Personal finance expert and best-selling author Dave Ramsey shared tips on becoming a millionaire on Tuesday, emphasizing that “the most powerful wealth-building tool the typical person has is their income.”

The author of the new book titled Baby Steps Millionaires, which reveals “how ordinary people build extraordinary wealth” and how others can do it too, shared the tips for “Mornings with Maria” on Tuesday.

Ramsey, the number one bestselling author and host of The Ramsey Show, emphasized that anyone can become a millionaire, regardless of their background.

Noting Tuesday that “the average family pays $1,200 a month in nonmortgage debt,” he stressed that it’s important to “break the personal debt” often associated with car payments, student loans and credit cards.

“You release that and put it in your 401(k), that’s going to be a million dollars in just a few years,” Ramsey said Tuesday, noting he discovered this while studying millionaires for his book.

“We did the largest study of millionaires ever done in North America, over 10,000 of them, the research was airtight, and we found very simple things for the first $1 million to $5 million in net worth,” he said.

“They fully funded their 401(k)s, used the Match and the Roth (IRA), got into individual Roths and good mutual funds, kind of boring, and they paid off their house, and they look up and they’re you 46 years old or they are 36 years old or sometimes 56 years old and they have a million dollars in their retirement paid half a million dollars for a house and that is their first million dollars in net worth.

“There are about 15 million of them in America,” he continued.

Ramsey also stressed the importance of “living by a plan.”

“No one gains anything, your marriage, your children, your life, your business, without aiming at something,” he told host Maria Bartiromo.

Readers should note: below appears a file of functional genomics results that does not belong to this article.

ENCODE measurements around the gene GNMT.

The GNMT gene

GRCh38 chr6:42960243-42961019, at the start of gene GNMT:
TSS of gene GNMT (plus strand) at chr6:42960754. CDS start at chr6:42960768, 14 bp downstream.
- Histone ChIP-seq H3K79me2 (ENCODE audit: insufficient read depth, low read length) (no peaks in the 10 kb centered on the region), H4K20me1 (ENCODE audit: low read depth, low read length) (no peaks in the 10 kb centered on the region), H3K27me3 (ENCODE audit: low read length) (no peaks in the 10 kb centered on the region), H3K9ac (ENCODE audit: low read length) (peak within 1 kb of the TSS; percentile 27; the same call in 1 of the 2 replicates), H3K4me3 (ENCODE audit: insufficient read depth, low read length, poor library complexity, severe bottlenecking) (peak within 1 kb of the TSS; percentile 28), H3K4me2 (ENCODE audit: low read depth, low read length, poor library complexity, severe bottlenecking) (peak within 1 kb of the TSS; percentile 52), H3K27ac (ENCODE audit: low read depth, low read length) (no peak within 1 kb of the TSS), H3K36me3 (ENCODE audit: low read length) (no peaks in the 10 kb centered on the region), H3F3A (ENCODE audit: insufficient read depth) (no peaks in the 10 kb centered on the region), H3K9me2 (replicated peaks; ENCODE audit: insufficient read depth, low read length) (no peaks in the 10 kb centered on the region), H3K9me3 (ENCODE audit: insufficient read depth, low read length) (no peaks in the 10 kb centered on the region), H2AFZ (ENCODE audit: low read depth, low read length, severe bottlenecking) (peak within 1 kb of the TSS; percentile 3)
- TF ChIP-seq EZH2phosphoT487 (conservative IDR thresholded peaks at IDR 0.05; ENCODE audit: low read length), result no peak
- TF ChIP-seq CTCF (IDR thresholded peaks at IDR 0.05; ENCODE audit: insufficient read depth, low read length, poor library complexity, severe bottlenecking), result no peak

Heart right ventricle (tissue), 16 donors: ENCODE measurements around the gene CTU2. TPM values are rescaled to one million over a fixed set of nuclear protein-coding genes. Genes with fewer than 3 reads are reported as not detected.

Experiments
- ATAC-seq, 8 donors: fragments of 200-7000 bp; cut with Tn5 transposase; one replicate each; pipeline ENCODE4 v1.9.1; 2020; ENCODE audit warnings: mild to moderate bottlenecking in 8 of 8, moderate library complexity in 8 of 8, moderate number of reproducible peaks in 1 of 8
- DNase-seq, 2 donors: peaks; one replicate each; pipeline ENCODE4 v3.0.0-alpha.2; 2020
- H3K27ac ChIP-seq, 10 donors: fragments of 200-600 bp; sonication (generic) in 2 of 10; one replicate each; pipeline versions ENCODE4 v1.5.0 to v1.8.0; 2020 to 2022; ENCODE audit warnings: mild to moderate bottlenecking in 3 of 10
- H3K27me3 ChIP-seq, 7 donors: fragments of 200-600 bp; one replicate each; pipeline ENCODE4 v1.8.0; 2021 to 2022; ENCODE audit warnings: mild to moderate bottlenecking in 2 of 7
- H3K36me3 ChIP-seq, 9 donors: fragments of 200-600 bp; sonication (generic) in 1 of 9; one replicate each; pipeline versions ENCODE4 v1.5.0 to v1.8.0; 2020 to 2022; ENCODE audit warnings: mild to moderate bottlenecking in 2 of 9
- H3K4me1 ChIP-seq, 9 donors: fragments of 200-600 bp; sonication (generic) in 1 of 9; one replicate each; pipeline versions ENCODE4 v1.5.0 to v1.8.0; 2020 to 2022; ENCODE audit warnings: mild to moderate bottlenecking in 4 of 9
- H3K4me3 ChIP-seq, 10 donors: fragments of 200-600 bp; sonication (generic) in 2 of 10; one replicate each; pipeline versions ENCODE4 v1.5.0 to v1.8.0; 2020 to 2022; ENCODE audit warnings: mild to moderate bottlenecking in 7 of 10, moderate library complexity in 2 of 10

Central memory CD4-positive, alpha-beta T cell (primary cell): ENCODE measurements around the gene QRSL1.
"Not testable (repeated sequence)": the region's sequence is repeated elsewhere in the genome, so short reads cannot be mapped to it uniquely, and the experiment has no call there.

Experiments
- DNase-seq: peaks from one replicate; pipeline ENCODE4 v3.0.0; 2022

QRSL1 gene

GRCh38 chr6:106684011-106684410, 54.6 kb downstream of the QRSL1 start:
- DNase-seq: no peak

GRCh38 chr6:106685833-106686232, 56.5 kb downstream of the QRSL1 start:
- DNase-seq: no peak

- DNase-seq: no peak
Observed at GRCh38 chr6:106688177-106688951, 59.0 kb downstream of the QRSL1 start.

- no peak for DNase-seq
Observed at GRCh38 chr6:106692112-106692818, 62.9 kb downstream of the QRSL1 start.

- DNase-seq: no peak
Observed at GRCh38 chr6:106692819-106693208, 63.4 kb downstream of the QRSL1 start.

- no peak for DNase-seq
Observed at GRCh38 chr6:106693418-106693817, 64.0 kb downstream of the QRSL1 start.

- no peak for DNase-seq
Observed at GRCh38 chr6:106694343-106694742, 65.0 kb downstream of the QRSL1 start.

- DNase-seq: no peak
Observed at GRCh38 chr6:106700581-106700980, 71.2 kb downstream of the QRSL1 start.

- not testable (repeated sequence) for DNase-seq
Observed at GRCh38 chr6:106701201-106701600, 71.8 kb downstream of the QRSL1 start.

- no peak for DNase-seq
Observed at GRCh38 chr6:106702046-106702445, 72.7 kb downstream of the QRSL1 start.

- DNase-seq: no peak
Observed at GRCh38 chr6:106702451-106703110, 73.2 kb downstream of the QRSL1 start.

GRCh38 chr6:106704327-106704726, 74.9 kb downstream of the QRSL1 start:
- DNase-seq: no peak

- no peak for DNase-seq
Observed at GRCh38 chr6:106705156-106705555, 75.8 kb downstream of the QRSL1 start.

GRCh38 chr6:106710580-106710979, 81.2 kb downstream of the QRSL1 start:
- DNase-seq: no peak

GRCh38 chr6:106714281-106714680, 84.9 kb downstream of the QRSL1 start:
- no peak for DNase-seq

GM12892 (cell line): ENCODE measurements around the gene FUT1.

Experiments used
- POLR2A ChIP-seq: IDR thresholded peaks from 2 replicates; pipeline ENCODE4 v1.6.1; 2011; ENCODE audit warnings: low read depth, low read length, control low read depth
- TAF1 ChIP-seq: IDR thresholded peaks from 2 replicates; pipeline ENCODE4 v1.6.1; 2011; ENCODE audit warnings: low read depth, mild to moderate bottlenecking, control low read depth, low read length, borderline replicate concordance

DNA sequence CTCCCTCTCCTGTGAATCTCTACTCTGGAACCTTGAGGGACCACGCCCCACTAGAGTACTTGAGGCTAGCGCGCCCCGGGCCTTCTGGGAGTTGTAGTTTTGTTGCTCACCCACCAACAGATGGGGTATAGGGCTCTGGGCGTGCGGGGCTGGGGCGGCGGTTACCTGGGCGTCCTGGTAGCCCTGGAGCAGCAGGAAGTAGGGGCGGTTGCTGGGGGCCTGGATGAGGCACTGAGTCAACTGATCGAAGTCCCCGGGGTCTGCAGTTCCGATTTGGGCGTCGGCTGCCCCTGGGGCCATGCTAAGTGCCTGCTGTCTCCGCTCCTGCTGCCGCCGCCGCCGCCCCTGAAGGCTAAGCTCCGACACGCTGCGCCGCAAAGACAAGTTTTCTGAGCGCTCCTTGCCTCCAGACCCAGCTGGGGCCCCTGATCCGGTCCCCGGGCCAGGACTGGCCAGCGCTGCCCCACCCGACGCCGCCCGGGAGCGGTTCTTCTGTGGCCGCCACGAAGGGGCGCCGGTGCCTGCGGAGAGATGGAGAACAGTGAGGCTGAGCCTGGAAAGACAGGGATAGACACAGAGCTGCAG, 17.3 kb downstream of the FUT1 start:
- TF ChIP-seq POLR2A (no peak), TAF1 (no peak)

“There’s a whole set of actions that you do on purpose and in personal finance that’s called a budget that tells your money what to do,” he added.

He further emphasized that in a business we have to “tell our money what to do, we have to have a desired future for profit and loss for the quarter and we target things and have strategic moves to do that.” . ”

Ramsey continued, “It’s the same in your private life.”


He stressed the importance of getting out of debt, building an emergency fund, and contributing to a 401(k).

“I know it’s not as sexy and glittery as talking about bitcoin, it’s actually kind of boring, the difference is it works every time,” Ramsey pointed out.

Regarding the cryptocurrency, Ramsey told Bartiromo that he thinks “it’s kind of fun” and enjoys tracking it, but it’s an anomaly.

“Building wealth shouldn’t be a big part of a personal financial plan,” he said. “It can be a small part for entertainment.”

He went on to say that one could consider investing in cryptocurrencies “as long as it’s money you can afford to lose.”

“We have people who mortgage their homes, we have people who pull their retirement out of their 401(k)s and put it into crypto like it’s a tried and true process for building wealth and it just isn’t proven process.” Ramsey stressed, acknowledging that the “goods” “will be close by”.

Bitcoin has rallied this year, with prices teetering above $42,000 on Tuesday after briefly falling to their lowest levels since September 2021.


The plunge comes amid investor concerns about rising bond yields and concerns that the Federal Reserve could potentially accelerate the timing of its 2022 rate hikes. Additionally, a bitcoin mining outage caused by an internet shutdown in Kazakhstan over the weekend also impacted crypto prices.

Bitcoin, which hit an all-time high of $69,990 in November, is down about 9% year-to-date. Meanwhile, rivals Ethereum and Dogecoin are also experiencing volatility.


Lucas Manfredi of FOX Business contributed to this report.